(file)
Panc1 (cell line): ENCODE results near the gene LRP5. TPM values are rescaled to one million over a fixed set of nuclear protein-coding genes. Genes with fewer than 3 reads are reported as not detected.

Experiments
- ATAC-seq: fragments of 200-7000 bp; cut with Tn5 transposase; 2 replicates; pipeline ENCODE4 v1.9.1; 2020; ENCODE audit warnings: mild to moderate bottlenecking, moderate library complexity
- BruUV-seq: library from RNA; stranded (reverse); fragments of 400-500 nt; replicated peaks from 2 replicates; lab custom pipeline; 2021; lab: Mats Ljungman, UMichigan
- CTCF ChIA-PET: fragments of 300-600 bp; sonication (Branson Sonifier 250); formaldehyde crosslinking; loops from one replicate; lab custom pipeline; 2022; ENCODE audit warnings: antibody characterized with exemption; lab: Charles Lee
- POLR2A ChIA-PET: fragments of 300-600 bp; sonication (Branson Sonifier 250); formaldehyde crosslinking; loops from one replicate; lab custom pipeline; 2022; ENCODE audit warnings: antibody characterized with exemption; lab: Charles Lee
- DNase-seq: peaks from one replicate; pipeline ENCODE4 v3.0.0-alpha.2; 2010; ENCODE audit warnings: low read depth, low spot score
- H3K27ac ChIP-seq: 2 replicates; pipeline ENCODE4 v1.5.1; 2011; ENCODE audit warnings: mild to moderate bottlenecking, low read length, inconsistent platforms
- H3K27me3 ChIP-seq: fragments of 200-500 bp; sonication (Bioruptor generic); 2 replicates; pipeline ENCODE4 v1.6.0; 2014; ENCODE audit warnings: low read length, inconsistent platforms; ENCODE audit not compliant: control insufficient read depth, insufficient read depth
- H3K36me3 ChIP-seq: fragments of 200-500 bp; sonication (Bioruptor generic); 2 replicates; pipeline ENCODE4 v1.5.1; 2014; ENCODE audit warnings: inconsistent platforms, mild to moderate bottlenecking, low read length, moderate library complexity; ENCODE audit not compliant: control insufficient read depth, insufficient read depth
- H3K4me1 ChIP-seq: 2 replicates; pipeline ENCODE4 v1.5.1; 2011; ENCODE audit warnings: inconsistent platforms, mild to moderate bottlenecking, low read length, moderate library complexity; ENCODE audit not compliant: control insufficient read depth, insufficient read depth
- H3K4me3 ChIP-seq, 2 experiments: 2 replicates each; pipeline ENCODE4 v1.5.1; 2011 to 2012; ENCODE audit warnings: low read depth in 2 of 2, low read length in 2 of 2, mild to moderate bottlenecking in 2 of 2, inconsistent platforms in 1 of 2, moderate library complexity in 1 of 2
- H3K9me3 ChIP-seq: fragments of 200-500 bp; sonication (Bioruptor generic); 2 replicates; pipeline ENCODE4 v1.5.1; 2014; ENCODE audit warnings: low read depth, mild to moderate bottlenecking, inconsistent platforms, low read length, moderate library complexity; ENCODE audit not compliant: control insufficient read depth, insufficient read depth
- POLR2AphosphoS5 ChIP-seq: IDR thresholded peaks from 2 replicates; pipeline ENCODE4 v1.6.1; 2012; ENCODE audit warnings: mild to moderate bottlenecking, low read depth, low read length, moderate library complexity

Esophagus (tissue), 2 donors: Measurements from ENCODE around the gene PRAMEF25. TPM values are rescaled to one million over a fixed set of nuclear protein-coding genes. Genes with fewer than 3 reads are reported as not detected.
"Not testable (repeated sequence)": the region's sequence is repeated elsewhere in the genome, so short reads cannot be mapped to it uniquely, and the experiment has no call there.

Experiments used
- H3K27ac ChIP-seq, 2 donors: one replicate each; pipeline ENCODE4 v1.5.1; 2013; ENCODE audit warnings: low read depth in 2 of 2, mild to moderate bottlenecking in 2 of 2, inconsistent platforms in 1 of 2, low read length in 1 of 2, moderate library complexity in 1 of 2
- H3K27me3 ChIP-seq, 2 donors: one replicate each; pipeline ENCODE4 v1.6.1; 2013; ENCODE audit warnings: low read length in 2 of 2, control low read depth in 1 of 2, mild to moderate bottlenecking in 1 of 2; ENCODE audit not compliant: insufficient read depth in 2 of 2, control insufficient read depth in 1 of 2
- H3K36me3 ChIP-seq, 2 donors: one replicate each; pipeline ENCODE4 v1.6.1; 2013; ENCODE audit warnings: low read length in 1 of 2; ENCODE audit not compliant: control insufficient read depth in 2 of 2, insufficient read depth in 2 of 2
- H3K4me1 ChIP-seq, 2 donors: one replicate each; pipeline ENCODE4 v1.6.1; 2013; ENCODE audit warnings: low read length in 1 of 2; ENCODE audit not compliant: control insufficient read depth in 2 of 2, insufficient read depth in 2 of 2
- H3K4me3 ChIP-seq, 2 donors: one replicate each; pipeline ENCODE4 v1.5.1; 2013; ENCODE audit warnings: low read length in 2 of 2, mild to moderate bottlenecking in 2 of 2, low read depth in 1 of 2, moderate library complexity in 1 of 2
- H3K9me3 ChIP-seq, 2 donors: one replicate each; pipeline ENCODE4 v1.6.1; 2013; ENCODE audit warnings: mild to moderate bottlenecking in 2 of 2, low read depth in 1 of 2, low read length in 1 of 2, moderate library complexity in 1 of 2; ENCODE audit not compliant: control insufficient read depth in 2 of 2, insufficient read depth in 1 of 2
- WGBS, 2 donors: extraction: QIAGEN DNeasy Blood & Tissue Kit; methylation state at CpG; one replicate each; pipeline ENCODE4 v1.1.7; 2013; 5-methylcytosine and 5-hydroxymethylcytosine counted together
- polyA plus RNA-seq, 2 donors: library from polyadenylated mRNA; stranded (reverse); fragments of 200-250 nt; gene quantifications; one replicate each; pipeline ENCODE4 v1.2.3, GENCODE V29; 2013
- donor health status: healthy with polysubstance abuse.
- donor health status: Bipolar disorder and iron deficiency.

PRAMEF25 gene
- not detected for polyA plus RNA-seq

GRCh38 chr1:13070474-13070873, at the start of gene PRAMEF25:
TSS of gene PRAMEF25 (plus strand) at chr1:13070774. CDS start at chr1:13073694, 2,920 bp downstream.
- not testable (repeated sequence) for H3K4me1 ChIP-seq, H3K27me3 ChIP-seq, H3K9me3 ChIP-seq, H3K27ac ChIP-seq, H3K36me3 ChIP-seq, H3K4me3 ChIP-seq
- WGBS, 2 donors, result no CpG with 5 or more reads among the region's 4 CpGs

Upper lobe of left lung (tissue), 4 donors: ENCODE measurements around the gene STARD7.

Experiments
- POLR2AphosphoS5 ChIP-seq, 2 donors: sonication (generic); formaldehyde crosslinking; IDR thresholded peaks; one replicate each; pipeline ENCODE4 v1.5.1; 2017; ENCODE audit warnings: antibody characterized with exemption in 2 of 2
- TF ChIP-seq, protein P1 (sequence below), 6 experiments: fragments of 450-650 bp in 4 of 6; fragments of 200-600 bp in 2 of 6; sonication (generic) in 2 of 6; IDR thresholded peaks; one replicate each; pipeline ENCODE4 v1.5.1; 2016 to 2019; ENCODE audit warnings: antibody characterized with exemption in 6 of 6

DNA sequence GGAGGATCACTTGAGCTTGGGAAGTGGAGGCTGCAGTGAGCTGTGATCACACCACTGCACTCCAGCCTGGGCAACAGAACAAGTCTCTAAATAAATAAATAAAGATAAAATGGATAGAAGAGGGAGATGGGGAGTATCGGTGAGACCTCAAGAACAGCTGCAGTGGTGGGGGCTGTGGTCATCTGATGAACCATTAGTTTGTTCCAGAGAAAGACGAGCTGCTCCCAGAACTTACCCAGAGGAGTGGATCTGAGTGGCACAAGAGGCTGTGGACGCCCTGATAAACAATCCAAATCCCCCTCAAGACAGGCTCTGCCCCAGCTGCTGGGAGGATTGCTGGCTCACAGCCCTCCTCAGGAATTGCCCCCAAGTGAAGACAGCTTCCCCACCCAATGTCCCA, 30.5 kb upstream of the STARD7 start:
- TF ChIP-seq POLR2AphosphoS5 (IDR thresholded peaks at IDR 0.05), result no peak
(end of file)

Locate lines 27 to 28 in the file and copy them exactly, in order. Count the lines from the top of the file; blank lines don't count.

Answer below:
- donor health status: Bipolar disorder and iron deficiency.

PRAMEF25 gene